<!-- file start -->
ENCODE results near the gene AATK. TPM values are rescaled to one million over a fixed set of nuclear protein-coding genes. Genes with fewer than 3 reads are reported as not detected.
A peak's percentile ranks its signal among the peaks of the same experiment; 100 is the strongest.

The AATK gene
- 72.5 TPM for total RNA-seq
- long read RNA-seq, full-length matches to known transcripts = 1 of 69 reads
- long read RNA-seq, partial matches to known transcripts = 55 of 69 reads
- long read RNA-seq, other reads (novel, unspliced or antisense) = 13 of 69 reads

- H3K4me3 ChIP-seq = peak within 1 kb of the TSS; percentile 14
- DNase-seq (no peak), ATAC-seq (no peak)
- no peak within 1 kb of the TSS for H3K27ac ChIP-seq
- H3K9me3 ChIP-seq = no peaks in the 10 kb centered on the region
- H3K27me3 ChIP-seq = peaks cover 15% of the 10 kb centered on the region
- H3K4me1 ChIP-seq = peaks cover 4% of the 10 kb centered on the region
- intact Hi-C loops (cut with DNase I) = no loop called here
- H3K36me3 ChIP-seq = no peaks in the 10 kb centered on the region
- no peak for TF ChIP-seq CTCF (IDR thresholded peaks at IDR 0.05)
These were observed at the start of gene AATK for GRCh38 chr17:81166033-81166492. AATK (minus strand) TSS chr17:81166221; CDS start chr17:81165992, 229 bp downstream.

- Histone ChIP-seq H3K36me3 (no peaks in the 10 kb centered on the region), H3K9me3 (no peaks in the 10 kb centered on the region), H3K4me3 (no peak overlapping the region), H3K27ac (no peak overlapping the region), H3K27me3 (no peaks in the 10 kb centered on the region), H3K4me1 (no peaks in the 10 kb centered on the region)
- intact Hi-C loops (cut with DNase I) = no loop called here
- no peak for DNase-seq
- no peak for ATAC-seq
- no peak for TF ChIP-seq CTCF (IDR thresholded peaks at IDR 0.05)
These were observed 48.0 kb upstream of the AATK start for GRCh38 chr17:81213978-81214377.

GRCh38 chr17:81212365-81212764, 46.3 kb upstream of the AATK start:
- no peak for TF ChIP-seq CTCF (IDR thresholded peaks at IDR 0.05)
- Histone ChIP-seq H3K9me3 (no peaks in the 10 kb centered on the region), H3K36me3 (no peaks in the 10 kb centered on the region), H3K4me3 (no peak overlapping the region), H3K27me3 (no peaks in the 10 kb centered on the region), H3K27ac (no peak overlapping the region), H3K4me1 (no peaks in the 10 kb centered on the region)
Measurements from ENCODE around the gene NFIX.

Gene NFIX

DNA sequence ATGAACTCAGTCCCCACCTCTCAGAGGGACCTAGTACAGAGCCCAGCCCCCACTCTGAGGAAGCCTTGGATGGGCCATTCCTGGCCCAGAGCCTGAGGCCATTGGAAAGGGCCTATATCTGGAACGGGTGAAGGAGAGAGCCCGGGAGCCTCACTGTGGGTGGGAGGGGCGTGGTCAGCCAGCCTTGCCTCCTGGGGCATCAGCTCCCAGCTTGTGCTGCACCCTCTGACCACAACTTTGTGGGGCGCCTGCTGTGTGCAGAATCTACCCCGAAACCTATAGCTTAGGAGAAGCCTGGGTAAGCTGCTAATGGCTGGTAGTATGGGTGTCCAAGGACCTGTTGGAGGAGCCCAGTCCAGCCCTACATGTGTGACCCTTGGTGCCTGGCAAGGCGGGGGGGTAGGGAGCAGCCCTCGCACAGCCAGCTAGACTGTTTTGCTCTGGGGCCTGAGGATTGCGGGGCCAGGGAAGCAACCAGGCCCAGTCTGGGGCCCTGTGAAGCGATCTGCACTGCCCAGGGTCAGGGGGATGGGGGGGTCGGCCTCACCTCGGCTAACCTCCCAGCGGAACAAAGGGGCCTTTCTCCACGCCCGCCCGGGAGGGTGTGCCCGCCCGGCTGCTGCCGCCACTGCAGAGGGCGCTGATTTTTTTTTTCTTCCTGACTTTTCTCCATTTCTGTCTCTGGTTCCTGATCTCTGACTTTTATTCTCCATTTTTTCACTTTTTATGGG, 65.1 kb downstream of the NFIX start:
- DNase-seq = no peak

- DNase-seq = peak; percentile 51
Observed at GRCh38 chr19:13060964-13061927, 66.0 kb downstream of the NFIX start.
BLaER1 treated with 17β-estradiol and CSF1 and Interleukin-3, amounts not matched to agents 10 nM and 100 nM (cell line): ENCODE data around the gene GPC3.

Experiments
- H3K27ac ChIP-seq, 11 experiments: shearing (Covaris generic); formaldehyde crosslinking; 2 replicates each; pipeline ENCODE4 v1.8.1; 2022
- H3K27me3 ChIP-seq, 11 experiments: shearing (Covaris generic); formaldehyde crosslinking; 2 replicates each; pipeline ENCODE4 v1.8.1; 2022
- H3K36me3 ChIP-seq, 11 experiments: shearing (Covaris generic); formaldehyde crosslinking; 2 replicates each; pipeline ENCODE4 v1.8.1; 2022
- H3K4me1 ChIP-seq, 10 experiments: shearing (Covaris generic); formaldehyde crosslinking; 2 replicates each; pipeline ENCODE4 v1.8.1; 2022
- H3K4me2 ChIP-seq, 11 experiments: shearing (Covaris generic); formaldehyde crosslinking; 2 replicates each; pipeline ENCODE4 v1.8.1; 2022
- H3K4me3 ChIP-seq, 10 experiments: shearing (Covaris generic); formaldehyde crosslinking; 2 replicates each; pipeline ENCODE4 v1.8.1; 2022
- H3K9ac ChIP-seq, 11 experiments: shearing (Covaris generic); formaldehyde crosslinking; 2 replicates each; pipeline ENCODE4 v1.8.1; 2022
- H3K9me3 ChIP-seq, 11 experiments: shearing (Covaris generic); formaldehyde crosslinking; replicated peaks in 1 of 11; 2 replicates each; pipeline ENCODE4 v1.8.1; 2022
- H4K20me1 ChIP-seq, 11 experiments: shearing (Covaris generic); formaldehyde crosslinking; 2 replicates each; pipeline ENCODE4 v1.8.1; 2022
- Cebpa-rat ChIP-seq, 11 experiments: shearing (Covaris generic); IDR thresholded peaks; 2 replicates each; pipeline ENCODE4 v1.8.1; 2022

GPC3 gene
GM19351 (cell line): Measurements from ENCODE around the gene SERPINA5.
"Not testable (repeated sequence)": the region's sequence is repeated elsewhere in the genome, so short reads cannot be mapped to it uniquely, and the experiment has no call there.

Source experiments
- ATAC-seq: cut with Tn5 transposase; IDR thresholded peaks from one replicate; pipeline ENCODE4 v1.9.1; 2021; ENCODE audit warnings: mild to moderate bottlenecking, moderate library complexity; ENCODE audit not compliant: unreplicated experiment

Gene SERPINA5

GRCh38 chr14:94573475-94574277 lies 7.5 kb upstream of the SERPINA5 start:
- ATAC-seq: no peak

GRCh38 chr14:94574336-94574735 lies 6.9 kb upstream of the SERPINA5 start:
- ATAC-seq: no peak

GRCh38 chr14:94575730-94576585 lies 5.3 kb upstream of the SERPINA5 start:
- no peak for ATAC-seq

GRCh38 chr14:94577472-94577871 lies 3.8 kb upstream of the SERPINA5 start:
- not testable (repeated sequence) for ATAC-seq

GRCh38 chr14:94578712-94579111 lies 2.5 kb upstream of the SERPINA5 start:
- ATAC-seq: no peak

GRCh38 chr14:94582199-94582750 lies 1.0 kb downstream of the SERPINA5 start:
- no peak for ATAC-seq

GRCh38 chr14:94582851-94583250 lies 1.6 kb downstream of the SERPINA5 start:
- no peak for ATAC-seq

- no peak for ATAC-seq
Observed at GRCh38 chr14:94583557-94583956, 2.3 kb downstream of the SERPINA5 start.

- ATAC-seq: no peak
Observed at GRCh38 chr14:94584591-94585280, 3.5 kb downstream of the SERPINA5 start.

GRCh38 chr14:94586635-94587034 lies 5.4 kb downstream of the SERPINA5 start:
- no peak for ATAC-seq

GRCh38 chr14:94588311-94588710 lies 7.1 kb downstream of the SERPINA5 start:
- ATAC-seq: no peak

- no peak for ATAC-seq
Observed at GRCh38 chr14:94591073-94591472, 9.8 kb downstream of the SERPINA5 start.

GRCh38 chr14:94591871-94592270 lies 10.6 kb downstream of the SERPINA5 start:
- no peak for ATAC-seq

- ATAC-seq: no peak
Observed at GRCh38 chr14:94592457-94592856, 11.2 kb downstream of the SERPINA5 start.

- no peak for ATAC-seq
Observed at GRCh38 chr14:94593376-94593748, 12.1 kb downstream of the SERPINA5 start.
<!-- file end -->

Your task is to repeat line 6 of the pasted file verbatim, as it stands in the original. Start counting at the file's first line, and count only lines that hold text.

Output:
- long read RNA-seq, partial matches to known transcripts = 55 of 69 reads